CastAlbums.org: REVIEW: Doctor Zhivago – Original Broadway Cast Recording

Originally published on CastAlbums.org.

Doctor ZhivagoI don’t think any of us expected to hear a cast recording from Doctor Zhivago, a show that had more above-the-title producers than performances on Broadway. But we are living in an improbably generous new golden age of cast recordings, where all but one musical from last season (Holler If Ya Hear Me) were preserved this way, and to my ears, it’s the shortest-lived shows that have benefitted the most.  Continue reading

CastAlbums.org: REVIEW: Pageant – 2014 Off-Broadway Cast

Originally published on CastAlbums.org.

pageantWhen Side Show hit Broadway in 1998, I became fascinated with the career of lyricist Bill Russell. I had never heard of him before, but I discovered he somehow went from penning tiny, queer off-Broadway musicals like Elegies for Angels, Punks, and Raging Queens (music by Janet Hood) and Pageant (music by Albert Evans, lyrics written with Frank Kelly) to working with the composer of Dreamgirls. I wanted to know more, but at the time Elegies was only available as an import and Pageant had never been legally recorded. (An unauthorized album had been made in Australia, but I’ve never seen or heard it.)

Since then, Elegies was made available in the U.S. (and a second, American recording was produced in 2001), and although Pageant popped up at regional theaters all the time, a recording remained elusive. That has finally changed, thanks to an off-Broadway revival and John Yap of Jay Records. Continue reading

CastAlbums.org: REVIEW: The Golden Apple – First Full-Length Recording

Originally published on CastAlbums.org.

goldenappleThe Golden Apple is one of those scores that has taken on something of a mythic air, which is entirely appropriate for this Broadway rethinking of The Iliad and The Odyssey through the lens of turn-of-the-century Americana. The original production was an early transfer from off-Broadway, and despite critical enthusiasm, it shuttered within four months. It left behind a frustratingly truncated original cast album, which (to add insult to injury) was out of print for many years. Despite fans’ adoration of this score (music by Jerome Moross, lyrics by John Latouche), the scope of the show (24 named characters plus chorus and full orchestra) has made it difficult to revive or record. (A persistent rumor of Encores! artistic director Jack Viertel‘s dislike of the show has further aggravated fans.) All of which is to say, when PS Classics announced a full-length recording of the show’s recent production at the Lyric Stage of Irving, Texas, with massive cast, expanded chorus, and 36-piece orchestra, a certain segment of the show tunes collecting community let out massive cheers. Continue reading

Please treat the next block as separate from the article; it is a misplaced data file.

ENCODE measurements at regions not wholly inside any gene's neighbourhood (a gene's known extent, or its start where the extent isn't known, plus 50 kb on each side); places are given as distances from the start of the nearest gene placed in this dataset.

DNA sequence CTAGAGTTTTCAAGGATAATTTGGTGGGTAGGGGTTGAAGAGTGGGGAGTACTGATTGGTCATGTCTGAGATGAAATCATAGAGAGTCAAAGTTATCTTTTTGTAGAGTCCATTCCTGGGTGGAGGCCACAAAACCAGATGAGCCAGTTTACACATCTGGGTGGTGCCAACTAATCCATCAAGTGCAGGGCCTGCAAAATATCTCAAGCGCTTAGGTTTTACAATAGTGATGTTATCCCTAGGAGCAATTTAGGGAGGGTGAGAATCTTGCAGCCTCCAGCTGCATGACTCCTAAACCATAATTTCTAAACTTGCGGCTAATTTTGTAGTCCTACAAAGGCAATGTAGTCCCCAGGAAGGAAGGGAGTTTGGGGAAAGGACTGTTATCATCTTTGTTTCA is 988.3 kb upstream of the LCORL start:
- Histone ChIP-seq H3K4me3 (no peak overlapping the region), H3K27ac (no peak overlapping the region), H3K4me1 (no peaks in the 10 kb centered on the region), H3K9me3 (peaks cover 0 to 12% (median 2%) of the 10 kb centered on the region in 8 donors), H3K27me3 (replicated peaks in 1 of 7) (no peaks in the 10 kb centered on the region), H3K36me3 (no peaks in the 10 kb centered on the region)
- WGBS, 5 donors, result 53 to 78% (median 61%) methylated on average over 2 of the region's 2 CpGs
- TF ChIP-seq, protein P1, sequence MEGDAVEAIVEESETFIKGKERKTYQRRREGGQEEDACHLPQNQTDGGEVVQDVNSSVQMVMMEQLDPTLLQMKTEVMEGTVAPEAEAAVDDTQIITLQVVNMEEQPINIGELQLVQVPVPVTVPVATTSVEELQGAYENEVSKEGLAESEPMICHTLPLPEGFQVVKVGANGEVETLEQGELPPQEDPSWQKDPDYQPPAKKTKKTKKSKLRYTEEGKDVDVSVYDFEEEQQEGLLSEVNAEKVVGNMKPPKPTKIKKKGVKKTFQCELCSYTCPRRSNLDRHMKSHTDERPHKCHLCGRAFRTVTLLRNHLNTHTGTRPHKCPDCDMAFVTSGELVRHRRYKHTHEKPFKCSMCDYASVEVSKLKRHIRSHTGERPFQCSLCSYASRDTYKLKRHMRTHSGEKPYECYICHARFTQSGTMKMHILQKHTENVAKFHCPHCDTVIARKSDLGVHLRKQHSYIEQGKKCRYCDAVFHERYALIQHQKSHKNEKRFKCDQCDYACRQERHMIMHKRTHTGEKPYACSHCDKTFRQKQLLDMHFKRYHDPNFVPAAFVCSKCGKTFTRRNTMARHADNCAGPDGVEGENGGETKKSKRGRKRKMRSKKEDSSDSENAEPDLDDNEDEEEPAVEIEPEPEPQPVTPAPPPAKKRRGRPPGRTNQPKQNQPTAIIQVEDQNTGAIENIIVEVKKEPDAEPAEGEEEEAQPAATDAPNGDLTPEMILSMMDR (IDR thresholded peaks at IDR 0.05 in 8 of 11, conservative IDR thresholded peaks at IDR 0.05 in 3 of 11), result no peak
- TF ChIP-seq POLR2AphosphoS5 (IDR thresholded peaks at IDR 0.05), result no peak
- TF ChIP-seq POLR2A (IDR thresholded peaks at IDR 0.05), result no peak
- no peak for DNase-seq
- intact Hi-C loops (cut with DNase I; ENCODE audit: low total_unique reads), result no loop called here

CastAlbums.org: REVIEW: Life of an Actress: The Musical – Soundtrack

Originally published on CastAlbums.org.

lifeofanactressIt’s always a little suspicious when a film’s soundtrack gets a wider release or more notice than the film itself. Suffice it to say, I had never heard of the 2014 film Life of an Actress when I received my review copy of the soundtrack. Normally, between that the even more glaring red flag of a film that was written, composed, directed, and produced by the same person — Paul Chau, a former banker whose only previous artistic credits of note were a previous documentary film of the same name and producer billing on a couple of revivals — I wouldn’t even bother. But with a cast including Orfeh, Taylor Louderman, and Allison Case, I figured it was worth giving the album the benefit of the doubt.

How much you’ll enjoy this soundtrack depends entirely on how much you’re able to let some great performances carry you past other shortcomings: pleasant but undistinguished music set with leaden lyrics (sample: “I want to be an accountant / that’s my dream / the first in my family / with a college degree”), and a four piece, synthesizer-heavy band that would sound cheap in a tiny off-Broadway setting. (The band is particularly egregious given how far forward in the mix it is, with its single violin often overpowering the singers.)

Maybe this is the kind of album that coheres a bit more once you’ve seen the film, but I can find no trace of it existing beyond single screenings in New York and Los Angeles last year. The project’s website speaks of an in-development stage version, and you’ve got to admire Paul Chau’s pluck, if not his talent.

CastAlbums.org: REVIEW: Marin Mazzie: Make Your Own Kind of Music – Live at 54 Below

Originally published on CastAlbums.org.

marinmazzieFor years, when you polled Broadway fans for their choices of singers they wished would record a solo album, Marin Mazzie‘s name would always top that list. Thanks to the good people at Broadway Records, the wait is over, and once you hear Make Your Own Kind of Music, recorded live at 54 Below, I’m sure you’ll agree it was worth the wait.